Finally, we come to the real serious injuries — damage to your ligaments. You know when you're in real trouble; if you feel a click and a pop and it's immediately followed by pain and swelling, you might have some serious, go-to-the-doctor type knee injuries. Tears to the anterior cruciate ligament, or ACL, are a very common sports injury, and dozens of pro sports players younger than you (and in better shape) are benched every season for damage to their ACL. The good news is that you can come back from such an injury almost good as new, just as many of these pro sports players do. But you're not going to be able to do so on your own and certainly not without help. This means you need to get yourself checked out if you're worried you might have a torn ACL or if you've suffered damage to another ligament in your knee.
So You've Identified the Culprit — Now What?
At this point, you can be reasonably sure what's causing your knees to make the old snap-crackle-pop. If you're not experiencing any pain when you do hear that click, you're in the clear — the culprit is probably either synovial bubble popping or your tendons and ligaments rubber banding back into place with movement. There's not much you need to do except pay attention and see if you start feeling pain or experience swelling along with those clicky knees. If that does begin to be the case, though, you're going to have to take different, separate action altogether.
Much of this decision is going to be made depending on the quality of your pain. If your knee's swollen and throbbing to the point where you can barely move, guess what: you're likely headed to the emergency room, as you probably did a number on a ligament. If it's intermittent pain, though, you're likely safe just scheduling a visit to your primary care provider for a quick checkup to see what might be up. From there, depending on what you discover, it's easy to follow the doc's advice as how to keep the pain in your clicky knee from affecting you too badly as it heals. Sometimes you need to stay off it; other times, if it's more serious, you might need surgery and physical therapy to recover.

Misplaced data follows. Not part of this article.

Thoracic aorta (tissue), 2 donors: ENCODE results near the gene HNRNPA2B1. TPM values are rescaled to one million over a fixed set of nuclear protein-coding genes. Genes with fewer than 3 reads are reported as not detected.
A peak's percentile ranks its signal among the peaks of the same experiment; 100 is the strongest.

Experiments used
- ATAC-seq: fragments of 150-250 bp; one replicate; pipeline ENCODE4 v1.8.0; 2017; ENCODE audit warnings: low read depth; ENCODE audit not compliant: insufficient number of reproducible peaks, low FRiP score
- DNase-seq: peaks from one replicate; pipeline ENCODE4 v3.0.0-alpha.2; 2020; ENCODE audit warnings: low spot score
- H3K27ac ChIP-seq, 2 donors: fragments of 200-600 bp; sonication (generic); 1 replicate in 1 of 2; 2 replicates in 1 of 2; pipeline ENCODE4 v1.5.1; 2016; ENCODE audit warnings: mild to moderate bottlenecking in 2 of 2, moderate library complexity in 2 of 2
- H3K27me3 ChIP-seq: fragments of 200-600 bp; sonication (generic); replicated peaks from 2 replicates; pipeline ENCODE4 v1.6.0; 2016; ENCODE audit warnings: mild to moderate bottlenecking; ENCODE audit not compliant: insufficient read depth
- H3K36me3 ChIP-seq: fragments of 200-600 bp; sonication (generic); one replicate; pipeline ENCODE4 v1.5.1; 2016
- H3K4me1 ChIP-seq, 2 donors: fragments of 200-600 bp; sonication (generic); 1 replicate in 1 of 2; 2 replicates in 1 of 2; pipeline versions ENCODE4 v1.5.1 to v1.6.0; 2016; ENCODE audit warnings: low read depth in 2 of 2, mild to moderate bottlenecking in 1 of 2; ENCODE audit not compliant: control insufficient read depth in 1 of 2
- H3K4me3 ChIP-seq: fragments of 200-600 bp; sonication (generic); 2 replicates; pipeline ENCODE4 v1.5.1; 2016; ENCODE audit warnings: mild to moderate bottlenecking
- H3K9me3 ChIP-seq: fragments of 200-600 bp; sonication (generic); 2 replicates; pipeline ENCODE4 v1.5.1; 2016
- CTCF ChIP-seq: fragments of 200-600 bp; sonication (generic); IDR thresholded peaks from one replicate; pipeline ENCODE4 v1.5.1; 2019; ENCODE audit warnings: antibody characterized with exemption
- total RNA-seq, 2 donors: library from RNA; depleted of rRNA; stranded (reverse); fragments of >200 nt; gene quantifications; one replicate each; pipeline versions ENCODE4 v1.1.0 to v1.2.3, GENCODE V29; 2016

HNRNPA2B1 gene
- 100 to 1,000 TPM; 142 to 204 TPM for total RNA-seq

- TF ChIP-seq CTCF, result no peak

In the meantime, there are some ways to protect a possibly janky knee from getting worse. Whether you're experiencing painful clicking now or you're simply thinking about the future as you grow older while staying active, it's never too late to start taking steps to protect your knee joint from harm. If your goal is to remain active and healthy for years to come, even as you continue to get a bit older, here are some great ways to keep your joints strong and healthy, even if they do keep clicking whenever you bend down.
Unlocking the Secret to Strong, Healthy (and Clicky) Knees
Whether you're thinking ahead to the future or you know you've got a weak spot due to an old sports injury, there are plenty of excellent ways to both protect your knee joints in order to make them as strong and healthy as possible. Here are some of the best, most proven ways to do so, presented in no particular order. In fact, all of these methods for keeping your knees strong and healthy work best when combined, so feel free to integrate as many of these methods into your own daily routine as you can!
Engage in regular exercise
The best way to strengthen your joints for better overall health is to exercise them regularly. In this case, the best exercises for knee strength are likely to be weight training, which can be done with either physical weights, resistance bands, or even just bodyweight exercises. A good schedule for leg workouts is to exercise those muscles at least twice a week. Always skip at least one day in between to allow your muscles to rest and recover.
Something important to keep in mind: the intensity of your workouts isn't as important as how consistent you are. In fact, too much exercise too quickly can often result in making a knee problem worse, so always start out slowly, especially if you have a history of sports-related knee injuries in the past or if you're still recovering from a recent knee surgery that has you playing catch-up with your health.